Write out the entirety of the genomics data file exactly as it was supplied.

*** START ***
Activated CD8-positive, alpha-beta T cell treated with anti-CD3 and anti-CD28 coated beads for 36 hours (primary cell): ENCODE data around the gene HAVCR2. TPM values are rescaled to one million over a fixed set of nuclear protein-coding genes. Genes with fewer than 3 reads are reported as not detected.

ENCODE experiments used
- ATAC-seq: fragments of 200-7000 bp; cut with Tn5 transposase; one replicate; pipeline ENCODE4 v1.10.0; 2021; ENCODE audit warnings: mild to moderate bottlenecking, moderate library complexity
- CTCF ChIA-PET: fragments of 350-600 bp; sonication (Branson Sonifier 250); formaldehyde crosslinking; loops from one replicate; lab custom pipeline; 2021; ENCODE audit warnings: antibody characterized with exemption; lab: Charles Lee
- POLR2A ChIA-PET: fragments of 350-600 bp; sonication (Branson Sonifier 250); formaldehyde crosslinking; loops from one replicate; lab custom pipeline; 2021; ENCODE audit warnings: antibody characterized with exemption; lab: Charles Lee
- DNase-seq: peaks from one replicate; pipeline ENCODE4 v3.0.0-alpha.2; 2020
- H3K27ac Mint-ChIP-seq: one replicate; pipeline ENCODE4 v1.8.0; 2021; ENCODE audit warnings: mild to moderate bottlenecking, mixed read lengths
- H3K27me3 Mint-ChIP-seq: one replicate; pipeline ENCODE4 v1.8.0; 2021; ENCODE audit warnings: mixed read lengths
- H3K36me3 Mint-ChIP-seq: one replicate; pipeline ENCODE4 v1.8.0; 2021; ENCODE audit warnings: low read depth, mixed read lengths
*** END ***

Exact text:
Activated CD8-positive, alpha-beta T cell treated with anti-CD3 and anti-CD28 coated beads for 36 hours (primary cell): ENCODE data around the gene HAVCR2. TPM values are rescaled to one million over a fixed set of nuclear protein-coding genes. Genes with fewer than 3 reads are reported as not detected.

ENCODE experiments used
- ATAC-seq: fragments of 200-7000 bp; cut with Tn5 transposase; one replicate; pipeline ENCODE4 v1.10.0; 2021; ENCODE audit warnings: mild to moderate bottlenecking, moderate library complexity
- CTCF ChIA-PET: fragments of 350-600 bp; sonication (Branson Sonifier 250); formaldehyde crosslinking; loops from one replicate; lab custom pipeline; 2021; ENCODE audit warnings: antibody characterized with exemption; lab: Charles Lee
- POLR2A ChIA-PET: fragments of 350-600 bp; sonication (Branson Sonifier 250); formaldehyde crosslinking; loops from one replicate; lab custom pipeline; 2021; ENCODE audit warnings: antibody characterized with exemption; lab: Charles Lee
- DNase-seq: peaks from one replicate; pipeline ENCODE4 v3.0.0-alpha.2; 2020
- H3K27ac Mint-ChIP-seq: one replicate; pipeline ENCODE4 v1.8.0; 2021; ENCODE audit warnings: mild to moderate bottlenecking, mixed read lengths
- H3K27me3 Mint-ChIP-seq: one replicate; pipeline ENCODE4 v1.8.0; 2021; ENCODE audit warnings: mixed read lengths
- H3K36me3 Mint-ChIP-seq: one replicate; pipeline ENCODE4 v1.8.0; 2021; ENCODE audit warnings: low read depth, mixed read lengths